Canned goat milk

Discussion in 'Dairy Diaries' started by BetterBuckskins, Sep 18, 2009.

  1. BetterBuckskins

    BetterBuckskins New Member

    386
    Feb 1, 2009
    Taxachusetts
    Has anyone here ever done this? I have been wondering about it as I don't really have a lot of freezer space and we will be drying off a lot of the milkers soon. Any info or advice?
     
  2. RunAround

    RunAround New Member

    Feb 17, 2008
    Massachusetts
    AND Frozen milk tastes bad. :sick:
     

  3. BetterBuckskins

    BetterBuckskins New Member

    386
    Feb 1, 2009
    Taxachusetts
  4. liz

    liz Well-Known Member

    Oct 5, 2007
    Shelocta PA
    I have a secret to "fix" the texture because of the separation....set it in a pot of warmish water to thaw..shaking it up and changing the water OR what I normally do is set it in my kitchen sink to thaw then use a stick blender to bring it back together.

    I would imagine you can "can" it, I've seen directions on putting it in jars....though I would imagine it would have a cooked flavor to it.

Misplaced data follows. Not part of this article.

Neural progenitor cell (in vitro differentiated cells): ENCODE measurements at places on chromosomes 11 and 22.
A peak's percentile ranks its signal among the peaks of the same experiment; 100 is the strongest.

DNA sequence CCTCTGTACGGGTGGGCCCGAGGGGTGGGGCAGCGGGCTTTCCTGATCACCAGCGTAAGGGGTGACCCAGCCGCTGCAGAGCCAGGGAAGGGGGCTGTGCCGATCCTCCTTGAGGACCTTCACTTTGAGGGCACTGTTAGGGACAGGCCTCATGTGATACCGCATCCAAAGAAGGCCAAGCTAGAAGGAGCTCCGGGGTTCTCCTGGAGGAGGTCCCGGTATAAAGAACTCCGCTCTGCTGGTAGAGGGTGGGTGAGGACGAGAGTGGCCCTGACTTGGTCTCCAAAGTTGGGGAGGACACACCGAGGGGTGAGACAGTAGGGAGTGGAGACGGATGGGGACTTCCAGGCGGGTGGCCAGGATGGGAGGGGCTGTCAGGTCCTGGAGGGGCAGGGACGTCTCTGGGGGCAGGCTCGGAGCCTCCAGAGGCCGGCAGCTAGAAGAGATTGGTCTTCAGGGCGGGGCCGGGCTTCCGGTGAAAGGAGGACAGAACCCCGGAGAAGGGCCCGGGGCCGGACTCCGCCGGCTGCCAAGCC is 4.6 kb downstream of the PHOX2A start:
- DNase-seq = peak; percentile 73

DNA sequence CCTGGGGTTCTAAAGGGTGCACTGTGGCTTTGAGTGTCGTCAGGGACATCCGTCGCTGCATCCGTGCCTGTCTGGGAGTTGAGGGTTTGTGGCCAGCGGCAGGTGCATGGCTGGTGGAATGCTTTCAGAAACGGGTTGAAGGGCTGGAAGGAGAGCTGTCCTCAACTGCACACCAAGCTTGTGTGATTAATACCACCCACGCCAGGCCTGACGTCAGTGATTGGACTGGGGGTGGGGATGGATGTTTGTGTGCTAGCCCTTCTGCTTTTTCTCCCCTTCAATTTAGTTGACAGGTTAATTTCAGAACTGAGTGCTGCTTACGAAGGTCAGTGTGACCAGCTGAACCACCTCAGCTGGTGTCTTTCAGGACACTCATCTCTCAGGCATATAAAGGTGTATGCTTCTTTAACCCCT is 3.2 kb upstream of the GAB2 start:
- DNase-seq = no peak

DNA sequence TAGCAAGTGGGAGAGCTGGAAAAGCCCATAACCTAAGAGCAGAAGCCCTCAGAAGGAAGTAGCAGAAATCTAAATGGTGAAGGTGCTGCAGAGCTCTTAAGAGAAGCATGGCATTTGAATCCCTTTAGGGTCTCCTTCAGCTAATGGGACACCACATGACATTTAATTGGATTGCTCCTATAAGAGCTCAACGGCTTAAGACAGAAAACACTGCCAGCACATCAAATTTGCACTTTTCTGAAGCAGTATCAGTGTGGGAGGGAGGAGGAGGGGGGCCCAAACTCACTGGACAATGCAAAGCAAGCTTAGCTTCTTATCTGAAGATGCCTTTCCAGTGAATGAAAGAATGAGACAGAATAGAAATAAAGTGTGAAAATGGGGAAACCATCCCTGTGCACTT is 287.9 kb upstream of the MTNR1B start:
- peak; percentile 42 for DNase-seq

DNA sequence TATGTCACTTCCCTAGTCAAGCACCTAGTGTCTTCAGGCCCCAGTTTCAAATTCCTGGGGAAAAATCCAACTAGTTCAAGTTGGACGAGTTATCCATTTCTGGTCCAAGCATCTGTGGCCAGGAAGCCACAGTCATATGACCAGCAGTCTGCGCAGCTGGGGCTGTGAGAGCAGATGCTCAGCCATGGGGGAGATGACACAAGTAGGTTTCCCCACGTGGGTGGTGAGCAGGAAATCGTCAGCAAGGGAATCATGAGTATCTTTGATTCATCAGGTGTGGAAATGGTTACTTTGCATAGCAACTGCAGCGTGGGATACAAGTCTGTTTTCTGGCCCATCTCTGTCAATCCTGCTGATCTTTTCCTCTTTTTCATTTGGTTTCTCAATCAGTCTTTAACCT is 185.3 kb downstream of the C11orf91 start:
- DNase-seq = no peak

5. RunAround

    RunAround New Member

    Feb 17, 2008
    Massachusetts
    I've tried thawing it like you said, still has the bad texture. Maybe different butter fat levels? :shrug:
     
  6. liz

    liz Well-Known Member

    Oct 5, 2007
    Shelocta PA
    Yes, it very well could be that. I noticed that it will usually do the separation or flaking thing after it's been frozen for 3-5 months...I do freeze raw, I wonder if it would separate if you pastuerized first?

    The directions for canning milk is in the "Goats Produce Too" cookbook.


    For the water bath method, fill sterilized jars to within 1/2 inch from top, tighten lids and bands and process in canner with water level to the neck of the jars....bring to a boil and start timing once the water stays at a gentle boil, boil for 1 hour and remove from canner to cool for 24 hours before moving.

    Pressure canner......fill jars the same as above and place them in pressure canner with 2-3 inches of water. Process at 15 pounds pressure for 10 minutes, remove and let cool 24 hours.